Water-Use Restrictions Eased as Drought Conditions Improve

The City is easing water-use restrictions that have been in effect since the summer, triggered by Commonwealth of Massachusetts drought guidelines. Now that the region’s drought status has improved to “mild,” the Greenfield Department of Public Works is urging residents and businesses to voluntarily conserve water.

The mandatory ban on all nonessential outdoor watering and water use is lifted, effective immediately. The ban was issued August 10, following a “Level 3 Critical Drought” declaration from the state.

“The City’s water system continues to recover, not only from extreme drought conditions, but also from dredging of the Leyden Glen Reservoir, which required us to empty the reservoir last spring,” said DPW Director Marlo Warner. “We are appreciative of the steps residents and businesses have taken to reduce water consumption. They made a big difference and ensured we had adequate water reserves for emergencies.”

The reservoir has refilled to nearly 60% of its capacity of 44 million gallons. The Millbrook Wellfield and the Green River Pumping Station continue to meet the city’s water needs. The wellfield continues to recover from the summer drought conditions. The water level in the Green River is stable.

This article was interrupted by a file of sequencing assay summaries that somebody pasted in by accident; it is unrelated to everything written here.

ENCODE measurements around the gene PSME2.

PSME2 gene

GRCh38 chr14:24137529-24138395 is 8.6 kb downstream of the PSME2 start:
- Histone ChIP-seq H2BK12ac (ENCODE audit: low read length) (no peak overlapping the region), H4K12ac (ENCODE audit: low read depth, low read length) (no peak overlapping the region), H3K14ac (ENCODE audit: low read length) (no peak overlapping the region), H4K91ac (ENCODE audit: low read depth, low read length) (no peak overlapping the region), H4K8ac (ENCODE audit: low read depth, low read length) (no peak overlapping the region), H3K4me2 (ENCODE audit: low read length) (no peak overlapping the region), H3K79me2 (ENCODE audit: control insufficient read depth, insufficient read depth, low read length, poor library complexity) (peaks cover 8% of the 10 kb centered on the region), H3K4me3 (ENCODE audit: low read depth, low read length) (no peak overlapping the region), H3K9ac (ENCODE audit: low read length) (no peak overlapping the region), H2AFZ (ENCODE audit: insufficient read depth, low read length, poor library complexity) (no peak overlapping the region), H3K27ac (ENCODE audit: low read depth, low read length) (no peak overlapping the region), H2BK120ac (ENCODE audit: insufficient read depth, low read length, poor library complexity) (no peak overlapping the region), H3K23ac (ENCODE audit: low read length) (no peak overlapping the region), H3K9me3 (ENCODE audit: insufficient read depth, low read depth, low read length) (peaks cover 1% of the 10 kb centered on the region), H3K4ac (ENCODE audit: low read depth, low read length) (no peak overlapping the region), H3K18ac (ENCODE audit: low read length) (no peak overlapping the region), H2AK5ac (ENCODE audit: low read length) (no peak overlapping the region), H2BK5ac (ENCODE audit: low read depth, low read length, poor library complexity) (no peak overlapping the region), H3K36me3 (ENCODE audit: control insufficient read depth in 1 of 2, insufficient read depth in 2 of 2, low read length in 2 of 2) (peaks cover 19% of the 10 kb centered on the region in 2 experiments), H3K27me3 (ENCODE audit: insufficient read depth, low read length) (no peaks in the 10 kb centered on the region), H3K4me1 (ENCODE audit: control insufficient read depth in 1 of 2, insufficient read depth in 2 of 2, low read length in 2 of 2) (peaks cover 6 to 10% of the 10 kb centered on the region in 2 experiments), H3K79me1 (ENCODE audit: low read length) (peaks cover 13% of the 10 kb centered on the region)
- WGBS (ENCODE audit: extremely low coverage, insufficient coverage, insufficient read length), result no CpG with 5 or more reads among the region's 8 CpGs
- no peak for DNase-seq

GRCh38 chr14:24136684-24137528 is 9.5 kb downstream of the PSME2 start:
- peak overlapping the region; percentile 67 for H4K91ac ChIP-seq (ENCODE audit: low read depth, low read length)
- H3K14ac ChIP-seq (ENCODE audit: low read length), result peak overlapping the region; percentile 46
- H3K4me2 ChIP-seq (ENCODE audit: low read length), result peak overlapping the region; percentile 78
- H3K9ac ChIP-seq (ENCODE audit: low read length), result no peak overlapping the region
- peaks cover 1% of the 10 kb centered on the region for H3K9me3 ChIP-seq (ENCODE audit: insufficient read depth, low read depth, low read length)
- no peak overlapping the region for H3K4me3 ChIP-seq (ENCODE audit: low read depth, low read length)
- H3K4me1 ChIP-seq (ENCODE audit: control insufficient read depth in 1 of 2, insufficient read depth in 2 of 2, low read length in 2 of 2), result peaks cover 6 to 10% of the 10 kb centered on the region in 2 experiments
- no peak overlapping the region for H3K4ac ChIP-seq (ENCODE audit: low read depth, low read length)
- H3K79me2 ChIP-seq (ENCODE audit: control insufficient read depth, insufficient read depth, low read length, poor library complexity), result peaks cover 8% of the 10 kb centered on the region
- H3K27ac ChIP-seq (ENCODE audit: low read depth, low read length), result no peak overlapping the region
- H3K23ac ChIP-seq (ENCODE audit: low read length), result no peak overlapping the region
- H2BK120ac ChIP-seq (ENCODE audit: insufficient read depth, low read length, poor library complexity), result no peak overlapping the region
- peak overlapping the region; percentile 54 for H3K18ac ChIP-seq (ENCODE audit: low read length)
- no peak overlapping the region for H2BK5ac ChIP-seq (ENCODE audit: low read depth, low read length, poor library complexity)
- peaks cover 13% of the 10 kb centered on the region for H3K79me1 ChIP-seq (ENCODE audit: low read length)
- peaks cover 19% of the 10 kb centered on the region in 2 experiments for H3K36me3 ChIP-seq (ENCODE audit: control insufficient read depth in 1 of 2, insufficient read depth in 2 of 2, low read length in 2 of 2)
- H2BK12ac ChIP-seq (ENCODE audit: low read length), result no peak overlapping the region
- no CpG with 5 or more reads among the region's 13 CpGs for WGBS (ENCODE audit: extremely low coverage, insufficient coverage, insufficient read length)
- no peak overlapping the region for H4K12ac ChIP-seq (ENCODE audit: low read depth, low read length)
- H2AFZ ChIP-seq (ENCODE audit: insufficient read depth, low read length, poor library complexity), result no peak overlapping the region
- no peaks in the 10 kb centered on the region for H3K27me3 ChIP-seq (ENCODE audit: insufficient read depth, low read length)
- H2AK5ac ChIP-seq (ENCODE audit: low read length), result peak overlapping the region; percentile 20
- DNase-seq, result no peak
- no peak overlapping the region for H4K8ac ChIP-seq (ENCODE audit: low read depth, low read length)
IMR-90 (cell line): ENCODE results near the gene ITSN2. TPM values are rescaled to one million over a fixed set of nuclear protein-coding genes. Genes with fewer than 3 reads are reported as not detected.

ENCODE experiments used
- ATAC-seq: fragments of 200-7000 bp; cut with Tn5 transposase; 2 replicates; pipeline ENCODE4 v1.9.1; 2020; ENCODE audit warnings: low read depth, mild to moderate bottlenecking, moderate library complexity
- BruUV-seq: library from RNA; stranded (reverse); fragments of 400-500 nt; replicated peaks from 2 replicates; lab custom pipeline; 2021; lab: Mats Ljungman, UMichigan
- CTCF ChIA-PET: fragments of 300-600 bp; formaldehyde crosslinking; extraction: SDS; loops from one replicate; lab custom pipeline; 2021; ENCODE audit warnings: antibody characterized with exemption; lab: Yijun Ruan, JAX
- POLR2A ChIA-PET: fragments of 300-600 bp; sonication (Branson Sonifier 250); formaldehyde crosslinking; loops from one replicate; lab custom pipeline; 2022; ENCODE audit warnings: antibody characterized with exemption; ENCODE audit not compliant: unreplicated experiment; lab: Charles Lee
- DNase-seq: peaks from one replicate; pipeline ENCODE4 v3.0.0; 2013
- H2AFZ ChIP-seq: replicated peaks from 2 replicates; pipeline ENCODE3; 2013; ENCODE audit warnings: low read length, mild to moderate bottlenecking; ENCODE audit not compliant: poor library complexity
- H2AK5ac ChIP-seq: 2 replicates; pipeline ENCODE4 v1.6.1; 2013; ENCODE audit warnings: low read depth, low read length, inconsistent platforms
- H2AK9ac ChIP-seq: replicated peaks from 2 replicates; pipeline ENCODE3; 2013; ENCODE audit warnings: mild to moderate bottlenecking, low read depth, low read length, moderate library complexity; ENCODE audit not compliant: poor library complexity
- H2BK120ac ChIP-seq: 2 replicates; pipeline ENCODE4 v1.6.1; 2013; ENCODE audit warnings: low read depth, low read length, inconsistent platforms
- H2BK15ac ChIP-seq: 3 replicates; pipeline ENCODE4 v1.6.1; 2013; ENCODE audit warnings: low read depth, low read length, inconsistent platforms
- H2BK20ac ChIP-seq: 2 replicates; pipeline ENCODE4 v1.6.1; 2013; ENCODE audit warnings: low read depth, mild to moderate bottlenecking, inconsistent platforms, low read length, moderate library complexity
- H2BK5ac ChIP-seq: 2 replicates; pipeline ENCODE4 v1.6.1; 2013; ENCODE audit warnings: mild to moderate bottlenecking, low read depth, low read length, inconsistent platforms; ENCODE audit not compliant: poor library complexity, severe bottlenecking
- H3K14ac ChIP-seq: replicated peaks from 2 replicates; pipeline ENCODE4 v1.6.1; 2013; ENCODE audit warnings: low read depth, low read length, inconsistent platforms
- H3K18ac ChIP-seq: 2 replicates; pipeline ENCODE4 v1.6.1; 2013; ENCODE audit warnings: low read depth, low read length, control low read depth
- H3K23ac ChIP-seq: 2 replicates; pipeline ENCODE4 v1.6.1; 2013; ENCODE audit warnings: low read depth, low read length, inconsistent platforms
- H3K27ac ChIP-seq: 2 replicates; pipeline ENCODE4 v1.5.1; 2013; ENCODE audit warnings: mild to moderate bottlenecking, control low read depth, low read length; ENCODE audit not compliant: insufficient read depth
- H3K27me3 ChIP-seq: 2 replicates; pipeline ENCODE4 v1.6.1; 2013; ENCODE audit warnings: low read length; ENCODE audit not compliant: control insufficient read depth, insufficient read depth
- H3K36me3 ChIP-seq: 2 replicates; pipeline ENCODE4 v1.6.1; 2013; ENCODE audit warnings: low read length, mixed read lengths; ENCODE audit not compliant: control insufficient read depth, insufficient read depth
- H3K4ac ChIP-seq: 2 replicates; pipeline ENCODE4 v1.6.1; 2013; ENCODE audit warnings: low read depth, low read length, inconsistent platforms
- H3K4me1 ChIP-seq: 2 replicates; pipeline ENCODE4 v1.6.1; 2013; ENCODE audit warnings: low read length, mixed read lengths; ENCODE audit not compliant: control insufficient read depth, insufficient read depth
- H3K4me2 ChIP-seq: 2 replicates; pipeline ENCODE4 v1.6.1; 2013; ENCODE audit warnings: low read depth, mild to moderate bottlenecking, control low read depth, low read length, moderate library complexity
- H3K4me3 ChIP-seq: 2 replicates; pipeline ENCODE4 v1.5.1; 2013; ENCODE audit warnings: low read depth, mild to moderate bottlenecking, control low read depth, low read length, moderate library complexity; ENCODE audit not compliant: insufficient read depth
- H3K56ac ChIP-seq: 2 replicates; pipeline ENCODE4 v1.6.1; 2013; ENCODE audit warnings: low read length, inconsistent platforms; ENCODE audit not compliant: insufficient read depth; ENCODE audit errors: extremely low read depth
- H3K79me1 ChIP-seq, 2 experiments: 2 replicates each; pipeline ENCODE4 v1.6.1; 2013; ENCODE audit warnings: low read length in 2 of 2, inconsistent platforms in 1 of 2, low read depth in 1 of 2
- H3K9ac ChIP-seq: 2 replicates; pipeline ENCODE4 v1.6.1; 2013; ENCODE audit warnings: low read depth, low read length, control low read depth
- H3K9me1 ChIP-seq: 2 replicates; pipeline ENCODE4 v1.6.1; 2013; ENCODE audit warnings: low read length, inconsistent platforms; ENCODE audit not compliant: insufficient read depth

“With a little more precipitation, we can get the reservoir filled and allow the water to clear up from the dredging and we’ll be able to tap it again,” added Warner. “In the meantime, we’re asking people to continue to conserve water where they can.”

Voluntary water conservation measures include:

  • Shut off the tap. When using water from a faucet, do not let the water run while you are rinsing dishes, brushing your teeth or shaving. A dripping faucet can waste as much as 20 gallons of water a day.
  • Wash full loads only. Wait until you have a full load of laundry. Don’t wash just a pair of jeans or a couple of shirts. Set the load setting (small, medium, large) to match the amount of laundry you’re putting in.
  • Let the dishwasher do the work. Running the dishwasher once a day fully loaded uses about 17 gallons of hot water. Washing dishes by hand three times a day uses about 10 gallons of hot water each time, or 30 gallons total.
  • Install water-saving devices. A standard toilet uses about 3.5 gallons per flush, while a low-flow toilet uses only 1.6 gallons per flush. Flow restrictors on faucets, low-flow shower heads and toilet tank savers can also conserve water.
  • Limit car washing. Using two buckets of water, one with soap and the other with clean water for rinsing, uses less water than rinsing with a hose.

More information on water conservation is available online from the Massachusetts Drought Management Task Force at https://mass.gov/info-details/drought-status.

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